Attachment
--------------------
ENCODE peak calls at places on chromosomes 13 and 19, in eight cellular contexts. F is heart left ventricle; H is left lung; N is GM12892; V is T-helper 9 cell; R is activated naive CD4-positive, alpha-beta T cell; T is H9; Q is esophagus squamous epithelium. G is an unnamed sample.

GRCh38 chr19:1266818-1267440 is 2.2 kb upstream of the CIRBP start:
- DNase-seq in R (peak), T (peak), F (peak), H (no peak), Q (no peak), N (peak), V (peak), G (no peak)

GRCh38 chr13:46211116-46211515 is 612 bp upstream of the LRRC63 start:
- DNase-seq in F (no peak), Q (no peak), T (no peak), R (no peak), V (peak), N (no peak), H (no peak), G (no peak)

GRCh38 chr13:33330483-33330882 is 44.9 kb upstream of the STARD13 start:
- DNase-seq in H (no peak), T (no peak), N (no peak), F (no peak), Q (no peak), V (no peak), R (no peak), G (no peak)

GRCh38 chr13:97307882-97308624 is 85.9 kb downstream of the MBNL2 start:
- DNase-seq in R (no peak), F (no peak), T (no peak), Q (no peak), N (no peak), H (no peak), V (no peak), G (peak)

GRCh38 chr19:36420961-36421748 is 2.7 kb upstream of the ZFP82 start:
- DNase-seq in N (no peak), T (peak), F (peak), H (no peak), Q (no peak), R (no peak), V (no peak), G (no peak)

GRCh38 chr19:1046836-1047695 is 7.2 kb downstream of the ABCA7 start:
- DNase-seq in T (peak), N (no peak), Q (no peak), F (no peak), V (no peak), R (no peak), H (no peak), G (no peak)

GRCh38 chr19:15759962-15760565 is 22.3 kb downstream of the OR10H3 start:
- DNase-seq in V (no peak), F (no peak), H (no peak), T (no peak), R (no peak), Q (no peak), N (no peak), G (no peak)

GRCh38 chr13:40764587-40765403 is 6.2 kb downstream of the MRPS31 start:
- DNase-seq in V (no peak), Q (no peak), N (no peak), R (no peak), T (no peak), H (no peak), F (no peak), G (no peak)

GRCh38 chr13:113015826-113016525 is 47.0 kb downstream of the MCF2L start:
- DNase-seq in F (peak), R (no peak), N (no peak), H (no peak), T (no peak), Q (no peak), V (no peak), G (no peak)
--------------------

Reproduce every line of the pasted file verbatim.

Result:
ENCODE peak calls at places on chromosomes 13 and 19, in eight cellular contexts. F is heart left ventricle; H is left lung; N is GM12892; V is T-helper 9 cell; R is activated naive CD4-positive, alpha-beta T cell; T is H9; Q is esophagus squamous epithelium. G is an unnamed sample.

GRCh38 chr19:1266818-1267440 is 2.2 kb upstream of the CIRBP start:
- DNase-seq in R (peak), T (peak), F (peak), H (no peak), Q (no peak), N (peak), V (peak), G (no peak)

GRCh38 chr13:46211116-46211515 is 612 bp upstream of the LRRC63 start:
- DNase-seq in F (no peak), Q (no peak), T (no peak), R (no peak), V (peak), N (no peak), H (no peak), G (no peak)

GRCh38 chr13:33330483-33330882 is 44.9 kb upstream of the STARD13 start:
- DNase-seq in H (no peak), T (no peak), N (no peak), F (no peak), Q (no peak), V (no peak), R (no peak), G (no peak)

GRCh38 chr13:97307882-97308624 is 85.9 kb downstream of the MBNL2 start:
- DNase-seq in R (no peak), F (no peak), T (no peak), Q (no peak), N (no peak), H (no peak), V (no peak), G (peak)

GRCh38 chr19:36420961-36421748 is 2.7 kb upstream of the ZFP82 start:
- DNase-seq in N (no peak), T (peak), F (peak), H (no peak), Q (no peak), R (no peak), V (no peak), G (no peak)

GRCh38 chr19:1046836-1047695 is 7.2 kb downstream of the ABCA7 start:
- DNase-seq in T (peak), N (no peak), Q (no peak), F (no peak), V (no peak), R (no peak), H (no peak), G (no peak)

GRCh38 chr19:15759962-15760565 is 22.3 kb downstream of the OR10H3 start:
- DNase-seq in V (no peak), F (no peak), H (no peak), T (no peak), R (no peak), Q (no peak), N (no peak), G (no peak)

GRCh38 chr13:40764587-40765403 is 6.2 kb downstream of the MRPS31 start:
- DNase-seq in V (no peak), Q (no peak), N (no peak), R (no peak), T (no peak), H (no peak), F (no peak), G (no peak)

GRCh38 chr13:113015826-113016525 is 47.0 kb downstream of the MCF2L start:
- DNase-seq in F (peak), R (no peak), N (no peak), H (no peak), T (no peak), Q (no peak), V (no peak), G (no peak)